Martha Randolph Carr Martha Randolph Carr, 9/29/2008 [Archive]

A Judgment Call or Two

A Judgment Call or Two

By Martha Randolph Carr

Way back in the late 1980's there was a similar banking scandal involving billions of taxpayer dollars, that time in the savings and loan industry. Eventually, scores of small thrift banks failed and the government ended up creating a special unit to buy up toxic debt and slowly over years salvage what they could and get rid of the rest.

The reason why it's topical now isn't just because the federal government is using a similar rescue model to bail out Wall Street but also because of presidential nominee, John McCain's involvement both then and now.

Back then, the bank at the center, Lincoln Savings and Loan, was a subsidiary of American Continental Corporation and was owned by Charles H. Keating, Jr., a prominent real estate developer who was eventually found guilty of 73 counts of wire and bankruptcy fraud and sentenced to 12 years and 7 months in prison. He served only 50 months before the conviction was overturned on a technicality.

Wrapped up in the debacle were a series of unusual meetings two years before the collapse between banking regulators and five prominent US Senators, including John McCain. The meeting was at the behest of Keating who was calling in chits to get the regulators to back off of the ill-fated Lincoln. The regulators who were present would later say how much they were intimidated by the entire proceeding and Lincoln ended up with a little more time before eventually imploding.

The Senate Ethics Committee held hearings over 23 days in November of 1990 to investigate the meetings and the Keating Five, including McCain, as they came to be known. There was a good slap on the wrist passed out to all concerned and the taxpayers ended up with the billion dollar savings and loan hangover. Trading cards were briefly sold displaying Keating with each of the Senators.

During that time, it also came out that the Keating Five had accepted campaign contributions from Keating topping $300,000 with McCain receiving the lion's share. McCain had also made at least nine trips with his family at Keating's expense at a cost of over $13,000. Not all of it was reimbursed by McCain until after Lincoln was in serious trouble. And in 1985, a year before the meeting between the regulators and US Senators, McCain's wife Cindy and his father in law invested over $350,000 in a shopping mall development with Keating. None of it was in any way criminal, just a question of judgment.

Last week Senator John McCain suddenly awoke and realized he was key to solving the economic tsunami that still approaches. On Wednesday he announced that he was 'rushing' back to Washington to be a part of the very delicate negotiations and would have to back out of an appearance on Letterman's show at the last minute. Then he stayed an extra day in New York anyway and kept his appointment with Katie Couric, angering Dave. In the middle of it he also said the first of only three debates between himself and Obama should be delayed until we are out of the financial woods.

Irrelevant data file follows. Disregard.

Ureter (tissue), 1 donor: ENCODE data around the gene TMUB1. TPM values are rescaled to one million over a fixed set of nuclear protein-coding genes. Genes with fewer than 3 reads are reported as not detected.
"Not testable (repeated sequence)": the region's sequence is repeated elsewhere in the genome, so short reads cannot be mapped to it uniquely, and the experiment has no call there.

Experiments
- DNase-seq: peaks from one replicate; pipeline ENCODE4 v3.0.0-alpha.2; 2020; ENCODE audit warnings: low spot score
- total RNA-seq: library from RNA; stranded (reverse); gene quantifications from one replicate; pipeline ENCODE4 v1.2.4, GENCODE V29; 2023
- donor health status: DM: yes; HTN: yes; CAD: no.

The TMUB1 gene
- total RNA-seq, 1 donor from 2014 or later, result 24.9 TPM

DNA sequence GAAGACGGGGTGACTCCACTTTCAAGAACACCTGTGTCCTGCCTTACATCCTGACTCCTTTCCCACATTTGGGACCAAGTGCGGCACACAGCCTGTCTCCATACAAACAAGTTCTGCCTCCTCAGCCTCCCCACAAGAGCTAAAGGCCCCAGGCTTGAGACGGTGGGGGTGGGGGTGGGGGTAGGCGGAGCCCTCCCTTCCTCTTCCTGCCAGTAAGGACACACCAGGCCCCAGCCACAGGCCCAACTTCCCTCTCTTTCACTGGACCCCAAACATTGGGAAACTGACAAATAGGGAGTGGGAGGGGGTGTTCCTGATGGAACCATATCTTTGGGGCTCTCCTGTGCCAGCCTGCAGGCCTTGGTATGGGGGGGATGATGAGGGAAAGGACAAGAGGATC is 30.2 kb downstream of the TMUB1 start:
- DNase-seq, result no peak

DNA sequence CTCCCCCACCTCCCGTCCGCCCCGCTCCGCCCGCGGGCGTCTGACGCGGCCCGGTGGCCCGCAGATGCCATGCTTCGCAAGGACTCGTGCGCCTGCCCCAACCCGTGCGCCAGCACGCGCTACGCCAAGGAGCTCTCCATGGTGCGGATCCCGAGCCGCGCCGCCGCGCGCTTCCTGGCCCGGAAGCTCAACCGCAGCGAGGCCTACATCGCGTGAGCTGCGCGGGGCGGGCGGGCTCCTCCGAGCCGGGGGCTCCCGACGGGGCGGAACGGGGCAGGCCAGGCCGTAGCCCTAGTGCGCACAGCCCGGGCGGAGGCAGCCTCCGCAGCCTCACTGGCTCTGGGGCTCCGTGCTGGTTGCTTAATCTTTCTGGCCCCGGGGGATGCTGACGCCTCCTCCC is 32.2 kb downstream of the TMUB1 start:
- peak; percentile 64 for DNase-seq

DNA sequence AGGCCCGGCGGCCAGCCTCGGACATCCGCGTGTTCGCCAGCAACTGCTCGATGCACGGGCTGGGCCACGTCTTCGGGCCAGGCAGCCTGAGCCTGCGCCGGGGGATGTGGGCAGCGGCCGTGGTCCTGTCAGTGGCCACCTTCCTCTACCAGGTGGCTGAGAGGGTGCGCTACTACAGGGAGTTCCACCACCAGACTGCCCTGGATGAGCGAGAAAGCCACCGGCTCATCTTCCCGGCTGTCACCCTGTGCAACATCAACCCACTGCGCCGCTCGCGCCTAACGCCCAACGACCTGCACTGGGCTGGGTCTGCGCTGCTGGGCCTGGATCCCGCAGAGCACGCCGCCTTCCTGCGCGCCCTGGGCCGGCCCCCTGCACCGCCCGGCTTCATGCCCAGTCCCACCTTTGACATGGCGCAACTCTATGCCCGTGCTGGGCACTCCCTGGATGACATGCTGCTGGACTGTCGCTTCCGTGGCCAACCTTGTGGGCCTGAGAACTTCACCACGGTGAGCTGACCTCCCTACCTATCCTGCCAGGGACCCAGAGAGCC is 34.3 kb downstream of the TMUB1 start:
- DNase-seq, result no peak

Obama responded by saying that a President needs to be able to do more than one thing at a time. McCain changed his mind and showed up for the debate.

When he did finally arrive at the White House meeting being held to come up with a solution he quickly helped a small group of Republicans to briefly unravel the deal that had already been put together by leading Democrats and Republicans and his party's leader, President Bush. Fortunately, the deal was repaired and will be presented to Congress this week. Again, all of it comes down to judgment, which is the most important quality of any good leader, particularly a US president in very complicated times where it will be necessary to juggle quite a few things at the same time.

Martha Randolph Carr's latest book, A Place to Call Home, a memoir about the reemergence of U.S. orphanages is available wherever books are sold. If you'd like Martha to come and speak to your group visit: www.newvoicespeakers.com. Martha's Big Adventure coming soon to World Talk Radio and Voice America. Email Martha at: Martha@caglecartoons.com or visit www.martharandolphcarr.com.

© 2008 Martha Randolph Carr. Martha's column is distributed exclusively by Cagle Cartoons Inc. newspaper syndicate. For info call Sales at (805) 969-2829 or email Sales@cagle.com. Download Martha Randolph Carr's black and white mug shot photo.

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